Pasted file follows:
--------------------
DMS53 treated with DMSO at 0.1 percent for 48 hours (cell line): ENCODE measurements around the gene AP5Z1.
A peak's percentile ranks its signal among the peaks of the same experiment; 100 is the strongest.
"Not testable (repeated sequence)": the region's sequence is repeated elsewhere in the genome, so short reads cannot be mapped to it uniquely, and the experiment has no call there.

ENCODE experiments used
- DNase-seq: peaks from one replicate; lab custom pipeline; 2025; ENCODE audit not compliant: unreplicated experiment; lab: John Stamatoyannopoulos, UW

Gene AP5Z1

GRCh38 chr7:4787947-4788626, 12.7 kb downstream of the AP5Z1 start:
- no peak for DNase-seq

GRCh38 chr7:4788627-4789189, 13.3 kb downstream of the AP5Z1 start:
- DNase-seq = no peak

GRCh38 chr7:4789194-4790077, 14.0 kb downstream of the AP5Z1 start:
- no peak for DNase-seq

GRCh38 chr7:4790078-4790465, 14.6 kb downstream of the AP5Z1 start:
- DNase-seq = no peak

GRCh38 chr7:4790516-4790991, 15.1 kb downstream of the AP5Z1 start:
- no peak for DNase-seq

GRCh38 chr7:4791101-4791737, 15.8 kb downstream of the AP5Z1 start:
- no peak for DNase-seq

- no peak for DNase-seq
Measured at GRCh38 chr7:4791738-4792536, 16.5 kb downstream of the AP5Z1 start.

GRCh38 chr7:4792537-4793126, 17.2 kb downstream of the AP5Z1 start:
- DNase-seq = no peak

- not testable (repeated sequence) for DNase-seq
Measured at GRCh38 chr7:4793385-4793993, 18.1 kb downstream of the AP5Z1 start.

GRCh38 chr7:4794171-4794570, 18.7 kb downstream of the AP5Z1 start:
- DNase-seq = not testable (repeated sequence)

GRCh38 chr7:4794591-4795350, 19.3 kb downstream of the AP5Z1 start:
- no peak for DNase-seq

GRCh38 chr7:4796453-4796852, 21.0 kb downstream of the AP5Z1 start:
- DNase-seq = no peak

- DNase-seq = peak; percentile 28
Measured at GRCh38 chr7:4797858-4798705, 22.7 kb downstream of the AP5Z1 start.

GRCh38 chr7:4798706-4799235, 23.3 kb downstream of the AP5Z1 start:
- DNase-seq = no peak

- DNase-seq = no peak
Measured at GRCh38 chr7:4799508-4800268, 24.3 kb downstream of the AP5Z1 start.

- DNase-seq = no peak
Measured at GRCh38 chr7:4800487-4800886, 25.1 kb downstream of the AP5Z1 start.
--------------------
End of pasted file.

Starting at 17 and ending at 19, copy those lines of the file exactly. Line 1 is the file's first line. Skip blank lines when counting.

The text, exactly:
GRCh38 chr7:4791101-4791737, 15.8 kb downstream of the AP5Z1 start:
- no peak for DNase-seq

- no peak for DNase-seq